I have been seeing that word quite a bit in the papers these days and frankly it bothers me. Having been the victim of a reduction in force, I know all too well the pain of sudden unemployment and all that can go with it. However this column is about the flip side of the layoff situation - having to be the one who has to decide who to layoff and then performing the unseemly deed.
Layoff from a manager's perspective is much more difficult than a firing - at least emotionally speaking. With a firing there usually is a justification that the person being fired is not performing up to standards or has done something to warrant termination. Not so with a layoff. The victim of a layoff generally has committed no crime other than to be less senior than others in the organization or perhaps more senior and earning more than his or her colleagues, or just bad luck. Because of this, there can be a sense of guilt on the manager's part when it comes to layoffs. I'm here to tell you that unless you had a strong hand in the performance of the organization - it's not your fault. I know that doesn't make it easier, but hopefully gives you a sense of perspective for your actions.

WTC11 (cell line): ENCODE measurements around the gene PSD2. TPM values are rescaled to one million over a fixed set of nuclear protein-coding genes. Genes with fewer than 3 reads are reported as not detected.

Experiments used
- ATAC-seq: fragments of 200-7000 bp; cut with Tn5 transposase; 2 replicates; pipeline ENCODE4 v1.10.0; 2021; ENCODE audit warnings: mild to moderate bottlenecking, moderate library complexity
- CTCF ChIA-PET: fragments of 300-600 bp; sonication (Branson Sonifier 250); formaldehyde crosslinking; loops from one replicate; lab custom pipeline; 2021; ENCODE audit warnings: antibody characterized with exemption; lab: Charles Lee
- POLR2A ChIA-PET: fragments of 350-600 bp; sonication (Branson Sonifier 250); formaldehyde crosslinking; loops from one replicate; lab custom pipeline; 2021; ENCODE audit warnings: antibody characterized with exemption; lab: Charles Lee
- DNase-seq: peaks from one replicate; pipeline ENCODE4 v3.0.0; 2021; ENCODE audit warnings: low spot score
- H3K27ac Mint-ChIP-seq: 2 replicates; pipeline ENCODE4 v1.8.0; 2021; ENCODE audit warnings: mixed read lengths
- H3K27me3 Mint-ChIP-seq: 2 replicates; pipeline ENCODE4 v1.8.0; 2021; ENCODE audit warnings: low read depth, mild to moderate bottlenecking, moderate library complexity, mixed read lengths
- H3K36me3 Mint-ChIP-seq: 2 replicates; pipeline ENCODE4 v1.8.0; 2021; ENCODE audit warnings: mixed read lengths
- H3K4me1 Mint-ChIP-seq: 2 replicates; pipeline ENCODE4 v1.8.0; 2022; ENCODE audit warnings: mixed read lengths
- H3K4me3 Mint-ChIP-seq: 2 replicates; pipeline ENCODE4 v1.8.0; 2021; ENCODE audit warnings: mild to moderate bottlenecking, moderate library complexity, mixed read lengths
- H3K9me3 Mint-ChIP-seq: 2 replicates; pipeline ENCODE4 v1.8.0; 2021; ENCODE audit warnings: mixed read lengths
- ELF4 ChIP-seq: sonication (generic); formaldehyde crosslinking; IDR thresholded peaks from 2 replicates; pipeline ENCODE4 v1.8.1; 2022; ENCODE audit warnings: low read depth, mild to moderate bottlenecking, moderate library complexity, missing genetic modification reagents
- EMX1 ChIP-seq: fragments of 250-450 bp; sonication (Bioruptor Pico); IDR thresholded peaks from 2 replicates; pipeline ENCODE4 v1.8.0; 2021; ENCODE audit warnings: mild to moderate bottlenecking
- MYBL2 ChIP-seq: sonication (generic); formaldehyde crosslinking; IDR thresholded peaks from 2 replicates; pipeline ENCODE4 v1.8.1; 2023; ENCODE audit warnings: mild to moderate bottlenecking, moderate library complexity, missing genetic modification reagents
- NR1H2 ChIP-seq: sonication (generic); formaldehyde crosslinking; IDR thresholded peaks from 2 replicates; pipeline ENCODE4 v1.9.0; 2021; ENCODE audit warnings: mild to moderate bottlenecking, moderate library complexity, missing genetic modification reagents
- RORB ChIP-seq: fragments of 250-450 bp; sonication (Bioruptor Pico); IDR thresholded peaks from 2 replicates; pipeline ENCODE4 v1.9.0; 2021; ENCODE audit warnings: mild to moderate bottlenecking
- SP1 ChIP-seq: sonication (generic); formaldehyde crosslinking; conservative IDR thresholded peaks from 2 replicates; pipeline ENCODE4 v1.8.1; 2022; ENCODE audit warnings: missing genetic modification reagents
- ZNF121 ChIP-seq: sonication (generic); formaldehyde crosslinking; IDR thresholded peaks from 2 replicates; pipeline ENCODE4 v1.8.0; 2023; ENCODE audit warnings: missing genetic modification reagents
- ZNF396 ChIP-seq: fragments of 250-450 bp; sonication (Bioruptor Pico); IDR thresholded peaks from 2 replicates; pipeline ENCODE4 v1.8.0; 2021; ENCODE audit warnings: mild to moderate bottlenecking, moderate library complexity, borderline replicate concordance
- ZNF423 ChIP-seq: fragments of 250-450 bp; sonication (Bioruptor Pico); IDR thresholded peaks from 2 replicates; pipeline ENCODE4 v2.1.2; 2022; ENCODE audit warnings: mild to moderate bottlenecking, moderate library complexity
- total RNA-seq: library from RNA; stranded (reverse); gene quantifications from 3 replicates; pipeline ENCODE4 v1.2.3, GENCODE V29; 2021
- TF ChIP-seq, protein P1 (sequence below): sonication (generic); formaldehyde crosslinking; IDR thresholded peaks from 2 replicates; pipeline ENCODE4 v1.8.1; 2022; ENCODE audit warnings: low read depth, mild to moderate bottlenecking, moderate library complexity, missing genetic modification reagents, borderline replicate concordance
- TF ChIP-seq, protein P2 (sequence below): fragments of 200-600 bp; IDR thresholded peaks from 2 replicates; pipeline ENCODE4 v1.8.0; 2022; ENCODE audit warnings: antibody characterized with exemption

Another difficult aspect of layoffs is choosing who has to go. This is usually coupled with numerous exercises done in secrecy in which you have to determine layoffs based on a series of what if percentage budget cuts. How many do you have to lose if your budget was cut 5%, 10%, 15% or perhaps more? These exercises can eat away at you if you let them.
Then there is the "how in the world do they expect me to keep things running when we barely have enough staff as it is scenario?" This is usually accompanied by the "we have to do more with less" song and dance given by management who does not have a clue in the first place and thinks that everything can run just the way it is with fewer people. Having management that is insensitive to the fact that cuts in service need to go along with cuts in staffing can be particularly stressful. It may sound crazy, but I have gone through budget scenarios in the past where I have written myself out of the budget, leaving more staff in place to get the work done. This to me was more palatable than trying to manage an environment that clearly would not have enough human resources to perform meaningfully and the expectation that nothing was going to change.
So how do you choose who has to go? This can be very complex and not entirely under your control. Let's look at one of the more difficult scenarios - layoffs with "bumping." This usually occurs in an environment that has collective bargaining and involves senior people being laid off in higher-level positions and having the "right" to bump across to a position that has someone less senior in it or bump down into a lower-level position with someone in it - assuming they have the "qualifications" to meet the job requirements they are bumping into.